August-December 1842

The Collected Letters, Volume 15


TC TO JANE WELSH CARLYLE ; 31 August 1842; DOI: 10.1215/lt-18420831-TC-JWC-01; CL 15: 63


Chelsea, Wednesday / 31 Augt 1842—

My dearest,— I adhere to tomorrow and the Cornwallis; there is nothing more to be said.

Good old Dobbie was very cheery with us last night: he is away today; perhaps at Birmingham by this time. The sight of him made us wae, wae; and yet there was a kind of satisfaction in it which I wish you had partaken of. My poor little Jeannie!

John came in to join us; to take leave of me, for they go off on Saturday. A little before that, Darwin drove up! I had heard of him at Strachey's, from John, who happened to be there; and also that perhaps he was coming down. He looks brisk & well; altogether glad to have got back to London again. He has been sitting in his arbour at Shrewsbury all this while. Harriet he did not think quite so well; her main occupation “writing letters.”

Mrs Balfour1 who brought that Note and a scrubby pair of thumbikins just now, did not come up stairs; will call about the end of next week, when she hopes to see you.— Today the weather is cool enough: I have had to get poor Babbie a fire. I myself am in a dressing-gown; too long here!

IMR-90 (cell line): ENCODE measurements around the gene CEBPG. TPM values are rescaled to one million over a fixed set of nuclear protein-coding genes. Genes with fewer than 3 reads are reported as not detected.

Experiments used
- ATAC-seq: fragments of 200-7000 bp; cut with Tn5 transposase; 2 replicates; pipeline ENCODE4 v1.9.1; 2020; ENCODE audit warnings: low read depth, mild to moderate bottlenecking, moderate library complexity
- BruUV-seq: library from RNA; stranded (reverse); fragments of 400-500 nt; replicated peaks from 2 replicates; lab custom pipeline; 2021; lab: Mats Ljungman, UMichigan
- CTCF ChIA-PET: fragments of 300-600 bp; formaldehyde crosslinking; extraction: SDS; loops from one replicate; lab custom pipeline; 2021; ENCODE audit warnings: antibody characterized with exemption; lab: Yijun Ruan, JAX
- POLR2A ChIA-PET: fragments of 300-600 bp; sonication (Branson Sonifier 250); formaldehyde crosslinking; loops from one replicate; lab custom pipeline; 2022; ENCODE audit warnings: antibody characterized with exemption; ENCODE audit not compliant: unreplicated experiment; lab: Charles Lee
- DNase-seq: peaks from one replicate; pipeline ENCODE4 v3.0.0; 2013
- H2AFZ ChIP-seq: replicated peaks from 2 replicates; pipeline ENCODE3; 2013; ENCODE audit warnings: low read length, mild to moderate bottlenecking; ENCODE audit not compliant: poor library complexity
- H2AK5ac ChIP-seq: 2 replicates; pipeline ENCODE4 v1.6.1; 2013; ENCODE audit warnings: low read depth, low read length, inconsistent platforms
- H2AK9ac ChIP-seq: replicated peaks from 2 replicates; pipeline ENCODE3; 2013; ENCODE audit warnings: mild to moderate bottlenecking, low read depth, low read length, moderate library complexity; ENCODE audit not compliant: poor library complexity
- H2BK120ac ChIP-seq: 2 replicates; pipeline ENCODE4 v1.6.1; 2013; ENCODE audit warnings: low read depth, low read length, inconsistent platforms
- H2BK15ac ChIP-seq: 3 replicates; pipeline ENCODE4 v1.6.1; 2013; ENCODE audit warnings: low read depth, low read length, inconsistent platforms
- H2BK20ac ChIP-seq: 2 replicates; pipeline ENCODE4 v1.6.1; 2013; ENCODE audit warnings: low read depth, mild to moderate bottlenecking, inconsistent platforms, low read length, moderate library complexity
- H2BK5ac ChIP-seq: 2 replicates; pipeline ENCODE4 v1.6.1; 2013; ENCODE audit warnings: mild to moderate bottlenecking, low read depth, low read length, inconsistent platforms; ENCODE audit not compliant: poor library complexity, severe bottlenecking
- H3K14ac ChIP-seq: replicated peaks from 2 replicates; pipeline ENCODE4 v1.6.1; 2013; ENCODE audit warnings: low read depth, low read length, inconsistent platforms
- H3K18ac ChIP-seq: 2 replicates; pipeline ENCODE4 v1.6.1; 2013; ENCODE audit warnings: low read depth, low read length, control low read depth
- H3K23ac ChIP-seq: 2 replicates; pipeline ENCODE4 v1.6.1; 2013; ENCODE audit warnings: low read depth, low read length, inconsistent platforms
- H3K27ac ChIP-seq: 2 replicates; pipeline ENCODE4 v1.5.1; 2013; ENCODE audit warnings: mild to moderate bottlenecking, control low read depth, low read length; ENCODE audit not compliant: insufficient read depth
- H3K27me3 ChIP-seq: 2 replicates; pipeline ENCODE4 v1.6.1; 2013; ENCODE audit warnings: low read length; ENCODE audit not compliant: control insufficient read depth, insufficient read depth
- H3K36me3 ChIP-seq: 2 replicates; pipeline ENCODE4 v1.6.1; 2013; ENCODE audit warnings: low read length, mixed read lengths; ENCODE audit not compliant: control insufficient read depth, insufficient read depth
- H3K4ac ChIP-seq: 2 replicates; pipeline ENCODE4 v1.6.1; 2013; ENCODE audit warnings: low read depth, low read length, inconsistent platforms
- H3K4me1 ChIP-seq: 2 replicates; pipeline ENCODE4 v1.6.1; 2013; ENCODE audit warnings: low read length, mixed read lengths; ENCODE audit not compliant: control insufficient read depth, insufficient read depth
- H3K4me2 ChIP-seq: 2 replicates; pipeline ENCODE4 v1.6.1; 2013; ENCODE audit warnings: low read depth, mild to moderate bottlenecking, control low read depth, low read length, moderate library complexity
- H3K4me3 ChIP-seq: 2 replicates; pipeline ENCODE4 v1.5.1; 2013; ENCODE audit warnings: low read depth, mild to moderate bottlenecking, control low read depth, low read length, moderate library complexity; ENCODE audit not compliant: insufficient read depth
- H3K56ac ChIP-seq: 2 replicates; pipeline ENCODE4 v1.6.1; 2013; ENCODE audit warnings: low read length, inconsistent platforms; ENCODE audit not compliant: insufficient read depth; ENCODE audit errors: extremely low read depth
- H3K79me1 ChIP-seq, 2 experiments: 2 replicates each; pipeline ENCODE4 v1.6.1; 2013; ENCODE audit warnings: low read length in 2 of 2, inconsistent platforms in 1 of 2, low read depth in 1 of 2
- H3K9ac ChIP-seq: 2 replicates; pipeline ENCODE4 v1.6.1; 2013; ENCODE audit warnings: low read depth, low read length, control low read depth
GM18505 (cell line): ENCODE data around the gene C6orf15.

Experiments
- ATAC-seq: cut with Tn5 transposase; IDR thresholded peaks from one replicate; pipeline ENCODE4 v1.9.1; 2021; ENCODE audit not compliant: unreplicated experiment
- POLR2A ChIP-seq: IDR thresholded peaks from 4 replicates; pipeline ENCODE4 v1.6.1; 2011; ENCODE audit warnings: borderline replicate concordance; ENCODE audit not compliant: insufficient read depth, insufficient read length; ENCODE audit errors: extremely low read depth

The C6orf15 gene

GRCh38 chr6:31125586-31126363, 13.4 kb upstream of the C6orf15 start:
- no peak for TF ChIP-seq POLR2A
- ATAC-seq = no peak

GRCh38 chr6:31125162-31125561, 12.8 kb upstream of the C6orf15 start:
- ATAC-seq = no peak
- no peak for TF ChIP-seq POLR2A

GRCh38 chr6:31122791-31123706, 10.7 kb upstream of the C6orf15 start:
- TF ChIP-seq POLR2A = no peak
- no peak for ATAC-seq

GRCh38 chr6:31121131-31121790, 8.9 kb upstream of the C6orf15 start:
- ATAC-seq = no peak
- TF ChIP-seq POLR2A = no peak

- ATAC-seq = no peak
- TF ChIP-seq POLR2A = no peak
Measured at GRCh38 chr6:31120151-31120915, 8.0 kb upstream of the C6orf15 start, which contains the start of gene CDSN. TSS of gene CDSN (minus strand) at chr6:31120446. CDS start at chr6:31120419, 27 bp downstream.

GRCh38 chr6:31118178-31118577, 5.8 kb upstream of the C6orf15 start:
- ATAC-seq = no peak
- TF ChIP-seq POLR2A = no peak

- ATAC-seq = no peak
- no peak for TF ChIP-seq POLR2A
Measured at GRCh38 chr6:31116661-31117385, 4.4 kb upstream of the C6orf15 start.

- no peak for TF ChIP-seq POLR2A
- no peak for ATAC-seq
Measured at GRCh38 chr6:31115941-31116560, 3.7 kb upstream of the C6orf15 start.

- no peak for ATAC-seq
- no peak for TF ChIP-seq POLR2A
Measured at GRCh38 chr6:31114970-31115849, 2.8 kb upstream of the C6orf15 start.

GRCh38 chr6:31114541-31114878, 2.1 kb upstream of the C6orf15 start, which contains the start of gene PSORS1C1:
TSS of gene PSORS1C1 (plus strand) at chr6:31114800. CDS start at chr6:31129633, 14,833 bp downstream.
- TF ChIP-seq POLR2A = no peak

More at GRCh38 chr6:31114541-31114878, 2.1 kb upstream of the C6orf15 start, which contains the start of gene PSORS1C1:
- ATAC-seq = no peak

Did you understand that John Donaldson is Master of Bury School?2 I would spend a few minutes seeing him if occasion served: some knowledge might lie in him about Ely &c. I should have written to appoint 5 minutes of an interview for tomorrow: but know not how the Carriage may be bested and so forbear. If you come with it, and have half an hour to wait at any rate—? But no: I suppose the man, with his hyaena voice, is unlovely to you!— Adieu, my own dear; I am a man of many sins, ah me!— but ever yours,

T. Carlyle